My Japanese is now at the level where doing a bit of reading for pleasure is not unthinkable. And since that which can be thunk, will be thunk, I dive in: a storm of kanji I can barely make out, hiragana that curl and crunk around my cranium, and grammar-we-haven’t-done-yet piled on grammar-we-haven’t-done-yet.
Still, it’s a fun challenge. No, honestly.
On my hunt for the yomi-dou, I’ve equipped myself with a three-pronged trident:
The first prong consists in banishing all shame and pestering Nihon-jin about “what the hell does that mean?” and “why is he talking about Janacek sinfoniettas if, in the picture, he’s got a helicopter stuck to his head?” This was the thrust of a conversation I had with Tak-Tak in a delayed-up New York subway tunnel back in March.
The second is a pencil. I hate writing in books, but somehow writing in pencil that I could-but-never-will rub out makes it ok.
The third is the Google Translate app on my iPhone. We have a bit of a belligerent relationship ‘the-other-G’ and I. He claims to have a voice recognition function, but does what most of my students do and JUST DOESN’T LISTEN, except he sometimes listens but only if I speak in an American accent (but ‘Autumn’ will always be Autumn and ‘the-other-G’ will not bend this G to its post-Columbus readin’ rules).
Seb’s history classes, rare as they were, have turned into Seb’s reading classes and so my first destination along the yomi-dou is Oe Kenzaburo’s short story ‘Fui no Oshi’ or ‘Dumbstruck’. Oe is a Nobel laureate, so it was rather trite of Henry-sama to observe woefully, ‘gosh, I don’t think I’ll ever be able to write Japanese like this’. Still.
The story examines power relationships in Japan immediately post-war, when a group of American soldiers post in a village where they’ve never seen a white person before (sometimes you’d think that was still the case for some people, but I de-digress…). The interpreter thus becomes the power broker in this tense situation, which Oe explores using every device available to the Japanese language. This includes manipulation of the kanji he employs(a device an English reader would be – and is - at pains to grasp). Here: a character that is slightly archaic but where the radicals suggest the raping of holy Japanese soil by unholy foreigners. There: hiragana instead of kanji for aesthetic balance. Tough, but fascinating.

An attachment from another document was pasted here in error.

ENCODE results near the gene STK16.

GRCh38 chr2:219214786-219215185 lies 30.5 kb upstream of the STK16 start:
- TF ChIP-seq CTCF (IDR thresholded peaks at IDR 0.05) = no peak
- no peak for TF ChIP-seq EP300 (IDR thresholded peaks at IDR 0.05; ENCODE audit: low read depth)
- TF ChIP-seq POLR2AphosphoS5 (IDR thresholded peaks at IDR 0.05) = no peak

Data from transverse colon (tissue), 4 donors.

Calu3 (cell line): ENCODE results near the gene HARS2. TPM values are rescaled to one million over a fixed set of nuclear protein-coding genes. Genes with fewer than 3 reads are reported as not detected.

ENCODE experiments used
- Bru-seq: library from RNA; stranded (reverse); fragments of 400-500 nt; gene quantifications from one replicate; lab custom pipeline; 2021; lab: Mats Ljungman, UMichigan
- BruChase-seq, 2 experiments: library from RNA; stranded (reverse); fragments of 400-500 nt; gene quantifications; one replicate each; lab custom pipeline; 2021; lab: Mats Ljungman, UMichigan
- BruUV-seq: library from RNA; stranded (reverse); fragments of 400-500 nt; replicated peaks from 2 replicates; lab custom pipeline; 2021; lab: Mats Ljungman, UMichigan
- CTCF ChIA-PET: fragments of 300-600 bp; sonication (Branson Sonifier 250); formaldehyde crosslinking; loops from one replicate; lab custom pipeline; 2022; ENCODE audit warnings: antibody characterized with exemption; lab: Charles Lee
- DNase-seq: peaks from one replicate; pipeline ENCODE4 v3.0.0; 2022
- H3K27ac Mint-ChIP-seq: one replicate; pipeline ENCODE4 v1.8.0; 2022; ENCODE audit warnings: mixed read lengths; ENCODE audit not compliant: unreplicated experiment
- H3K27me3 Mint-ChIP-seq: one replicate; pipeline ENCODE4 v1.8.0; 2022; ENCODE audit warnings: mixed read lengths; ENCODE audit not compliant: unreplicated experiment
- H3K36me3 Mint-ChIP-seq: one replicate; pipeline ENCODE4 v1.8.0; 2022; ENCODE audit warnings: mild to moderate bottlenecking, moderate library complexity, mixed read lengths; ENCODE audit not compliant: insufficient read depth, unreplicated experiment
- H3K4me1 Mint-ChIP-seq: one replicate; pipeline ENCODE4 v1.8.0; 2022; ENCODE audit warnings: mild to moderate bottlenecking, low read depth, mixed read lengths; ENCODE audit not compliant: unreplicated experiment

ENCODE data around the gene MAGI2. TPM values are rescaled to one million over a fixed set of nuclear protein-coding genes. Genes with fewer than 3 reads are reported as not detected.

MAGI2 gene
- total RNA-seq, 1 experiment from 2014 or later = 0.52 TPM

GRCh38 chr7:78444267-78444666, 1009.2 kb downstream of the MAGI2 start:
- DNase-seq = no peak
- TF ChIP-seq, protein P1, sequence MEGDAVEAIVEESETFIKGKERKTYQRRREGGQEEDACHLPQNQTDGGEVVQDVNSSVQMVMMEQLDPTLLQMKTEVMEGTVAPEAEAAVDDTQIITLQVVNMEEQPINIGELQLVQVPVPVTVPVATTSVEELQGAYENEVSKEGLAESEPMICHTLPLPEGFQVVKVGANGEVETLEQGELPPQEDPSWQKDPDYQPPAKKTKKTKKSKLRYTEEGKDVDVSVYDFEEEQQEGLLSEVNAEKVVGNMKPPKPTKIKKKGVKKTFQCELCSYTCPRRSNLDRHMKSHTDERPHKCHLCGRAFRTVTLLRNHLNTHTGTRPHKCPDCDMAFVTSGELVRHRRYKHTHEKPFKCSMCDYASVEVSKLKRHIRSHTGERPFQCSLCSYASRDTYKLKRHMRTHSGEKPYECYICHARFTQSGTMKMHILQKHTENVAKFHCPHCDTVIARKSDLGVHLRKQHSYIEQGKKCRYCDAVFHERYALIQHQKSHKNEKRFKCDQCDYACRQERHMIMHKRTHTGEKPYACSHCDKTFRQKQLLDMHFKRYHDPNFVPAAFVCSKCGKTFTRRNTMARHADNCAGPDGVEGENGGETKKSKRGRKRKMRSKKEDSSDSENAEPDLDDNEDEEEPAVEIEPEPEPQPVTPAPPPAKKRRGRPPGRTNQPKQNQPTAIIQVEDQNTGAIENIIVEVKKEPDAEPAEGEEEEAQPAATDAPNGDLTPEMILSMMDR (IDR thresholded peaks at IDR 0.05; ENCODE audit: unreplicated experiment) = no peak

Doraemon is the next stop-off point. Here he is:
Robot-cat sent from the future to improve the life of the inventor’s useless great-great-great grandfather (I know, if only), Dorae-chan is extremely intelligent. His infinite pouch is bursting with gadgets (a go-anywhere-door, helicopter-hats &c) that cool in extremely handy (paw-y) in getting Nobita-kun out of the bumps in the road of his pathetic life.
Likes: dorae-yaki. Dislikes: mice (one of the little buggers bit his ears off, can you blame him?)
Last, the holy-grail: a Korean friend gave me a copy of Murakami’s new book ‘1Q84’ (‘kyuu’ is Japanese for 9, so work it out).
If I ever read a book by Haruki Murakami in Japanese I’ll be elated. He may well be my favourite writer, even in translation. I was introduced to Murakami, who will surely win the Nobel in the next few years, when I arrived in Japan. I’ve read about half of his books, but my mind needs some rest before I tackle another. They are at once well put-together, beauteous, poignant and, best of all, mental. Like all good things in Japan.
His most famous work is “Norweigan Wood” which they made a film out of, but my favourite is “Hard-Boiled Wonderland and the End of the World”. Do have a try if you get the chance.
With names like Murakami, Oe, and Mishima (whose life was as colourful as his books), Japanese literature is a gold mine I cannot wait to tap into, bleed dry and profit from.